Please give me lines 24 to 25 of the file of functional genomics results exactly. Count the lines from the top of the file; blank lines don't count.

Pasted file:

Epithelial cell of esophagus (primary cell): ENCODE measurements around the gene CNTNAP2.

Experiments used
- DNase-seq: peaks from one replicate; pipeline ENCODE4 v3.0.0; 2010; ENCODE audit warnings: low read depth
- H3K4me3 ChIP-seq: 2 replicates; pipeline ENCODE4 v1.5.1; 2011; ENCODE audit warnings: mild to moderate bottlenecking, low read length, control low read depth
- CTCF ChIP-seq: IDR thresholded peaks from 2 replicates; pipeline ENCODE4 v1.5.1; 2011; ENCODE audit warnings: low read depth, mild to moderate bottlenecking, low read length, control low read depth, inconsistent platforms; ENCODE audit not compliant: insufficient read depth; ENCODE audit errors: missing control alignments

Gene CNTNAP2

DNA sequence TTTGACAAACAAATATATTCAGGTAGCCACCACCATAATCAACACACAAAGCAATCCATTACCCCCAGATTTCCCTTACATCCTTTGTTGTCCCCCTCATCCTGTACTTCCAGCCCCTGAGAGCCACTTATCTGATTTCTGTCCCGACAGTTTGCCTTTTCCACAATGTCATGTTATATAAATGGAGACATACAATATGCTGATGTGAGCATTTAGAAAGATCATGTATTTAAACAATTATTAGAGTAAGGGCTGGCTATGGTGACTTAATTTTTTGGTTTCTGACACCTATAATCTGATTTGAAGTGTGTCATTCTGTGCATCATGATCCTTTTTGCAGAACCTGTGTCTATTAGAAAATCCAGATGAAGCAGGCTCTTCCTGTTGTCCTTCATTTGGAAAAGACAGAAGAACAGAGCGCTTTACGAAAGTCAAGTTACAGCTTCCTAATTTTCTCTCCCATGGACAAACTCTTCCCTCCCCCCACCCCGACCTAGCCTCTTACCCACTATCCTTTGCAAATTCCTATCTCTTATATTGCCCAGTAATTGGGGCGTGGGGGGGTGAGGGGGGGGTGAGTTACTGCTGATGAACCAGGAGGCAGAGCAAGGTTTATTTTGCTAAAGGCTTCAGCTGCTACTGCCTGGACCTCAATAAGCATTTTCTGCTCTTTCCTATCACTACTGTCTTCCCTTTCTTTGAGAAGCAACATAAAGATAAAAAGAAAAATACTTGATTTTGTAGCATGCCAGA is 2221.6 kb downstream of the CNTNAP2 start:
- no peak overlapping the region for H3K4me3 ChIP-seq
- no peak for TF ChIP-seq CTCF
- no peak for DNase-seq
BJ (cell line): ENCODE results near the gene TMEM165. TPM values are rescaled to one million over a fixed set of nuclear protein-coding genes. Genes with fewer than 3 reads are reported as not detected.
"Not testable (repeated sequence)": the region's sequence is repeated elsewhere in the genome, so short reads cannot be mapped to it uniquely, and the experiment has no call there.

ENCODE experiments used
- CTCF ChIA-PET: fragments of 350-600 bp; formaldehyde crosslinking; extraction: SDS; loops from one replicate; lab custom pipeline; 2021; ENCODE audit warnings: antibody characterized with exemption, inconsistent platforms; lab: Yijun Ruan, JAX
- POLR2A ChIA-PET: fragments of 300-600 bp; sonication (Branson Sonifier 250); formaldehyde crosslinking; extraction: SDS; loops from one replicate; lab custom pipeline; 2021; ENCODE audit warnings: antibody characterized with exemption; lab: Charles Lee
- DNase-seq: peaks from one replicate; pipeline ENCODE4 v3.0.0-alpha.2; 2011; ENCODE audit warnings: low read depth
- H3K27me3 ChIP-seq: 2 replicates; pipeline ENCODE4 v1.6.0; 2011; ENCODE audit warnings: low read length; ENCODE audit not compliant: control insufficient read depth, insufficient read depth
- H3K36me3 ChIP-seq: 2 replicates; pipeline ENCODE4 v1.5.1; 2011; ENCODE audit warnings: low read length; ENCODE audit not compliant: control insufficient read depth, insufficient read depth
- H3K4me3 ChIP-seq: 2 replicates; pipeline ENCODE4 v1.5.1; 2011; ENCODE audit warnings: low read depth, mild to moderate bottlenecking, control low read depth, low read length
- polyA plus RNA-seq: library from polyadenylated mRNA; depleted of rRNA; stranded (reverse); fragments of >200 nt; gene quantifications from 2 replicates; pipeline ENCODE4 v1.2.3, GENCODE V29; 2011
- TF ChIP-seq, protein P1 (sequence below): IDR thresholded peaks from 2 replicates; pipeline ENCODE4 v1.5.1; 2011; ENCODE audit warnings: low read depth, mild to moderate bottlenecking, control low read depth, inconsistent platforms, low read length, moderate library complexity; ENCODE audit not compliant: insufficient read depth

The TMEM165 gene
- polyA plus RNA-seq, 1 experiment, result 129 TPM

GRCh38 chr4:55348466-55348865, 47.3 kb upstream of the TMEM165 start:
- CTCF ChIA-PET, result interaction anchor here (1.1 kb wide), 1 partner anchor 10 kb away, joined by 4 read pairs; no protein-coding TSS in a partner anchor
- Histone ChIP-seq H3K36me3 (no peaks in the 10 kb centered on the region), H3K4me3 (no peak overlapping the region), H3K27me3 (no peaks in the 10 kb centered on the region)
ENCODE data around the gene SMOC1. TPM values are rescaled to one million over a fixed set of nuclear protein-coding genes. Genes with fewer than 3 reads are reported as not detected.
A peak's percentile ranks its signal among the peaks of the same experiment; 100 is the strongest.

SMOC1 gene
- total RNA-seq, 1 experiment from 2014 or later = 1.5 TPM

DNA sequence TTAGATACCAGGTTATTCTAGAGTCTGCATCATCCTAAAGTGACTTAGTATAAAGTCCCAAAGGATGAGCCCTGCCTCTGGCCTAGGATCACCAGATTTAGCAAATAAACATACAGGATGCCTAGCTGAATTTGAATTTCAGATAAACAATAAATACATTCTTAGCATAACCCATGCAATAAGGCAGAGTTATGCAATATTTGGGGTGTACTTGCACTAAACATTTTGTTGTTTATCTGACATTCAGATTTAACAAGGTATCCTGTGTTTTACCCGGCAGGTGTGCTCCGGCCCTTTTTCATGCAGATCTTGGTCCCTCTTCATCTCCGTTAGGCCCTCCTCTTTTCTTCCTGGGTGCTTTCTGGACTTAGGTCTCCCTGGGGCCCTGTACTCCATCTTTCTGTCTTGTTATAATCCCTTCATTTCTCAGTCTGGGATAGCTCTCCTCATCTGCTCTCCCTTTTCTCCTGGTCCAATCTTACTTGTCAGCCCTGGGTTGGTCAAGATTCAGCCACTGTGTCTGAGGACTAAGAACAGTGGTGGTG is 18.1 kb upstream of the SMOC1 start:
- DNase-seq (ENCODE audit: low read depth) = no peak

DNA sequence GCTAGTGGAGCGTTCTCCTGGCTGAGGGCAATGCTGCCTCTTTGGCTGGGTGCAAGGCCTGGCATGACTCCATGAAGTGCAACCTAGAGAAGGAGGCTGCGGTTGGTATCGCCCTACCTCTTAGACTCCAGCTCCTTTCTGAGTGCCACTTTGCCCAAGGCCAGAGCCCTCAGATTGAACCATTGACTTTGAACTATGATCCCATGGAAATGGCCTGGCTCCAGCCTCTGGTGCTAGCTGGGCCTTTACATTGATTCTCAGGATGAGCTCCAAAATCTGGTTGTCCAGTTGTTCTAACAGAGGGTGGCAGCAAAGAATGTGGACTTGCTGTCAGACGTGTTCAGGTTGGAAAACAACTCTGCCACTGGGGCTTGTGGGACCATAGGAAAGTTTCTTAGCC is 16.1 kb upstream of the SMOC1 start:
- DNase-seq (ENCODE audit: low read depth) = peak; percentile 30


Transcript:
GRCh38 chr4:55348466-55348865, 47.3 kb upstream of the TMEM165 start:
- CTCF ChIA-PET, result interaction anchor here (1.1 kb wide), 1 partner anchor 10 kb away, joined by 4 read pairs; no protein-coding TSS in a partner anchor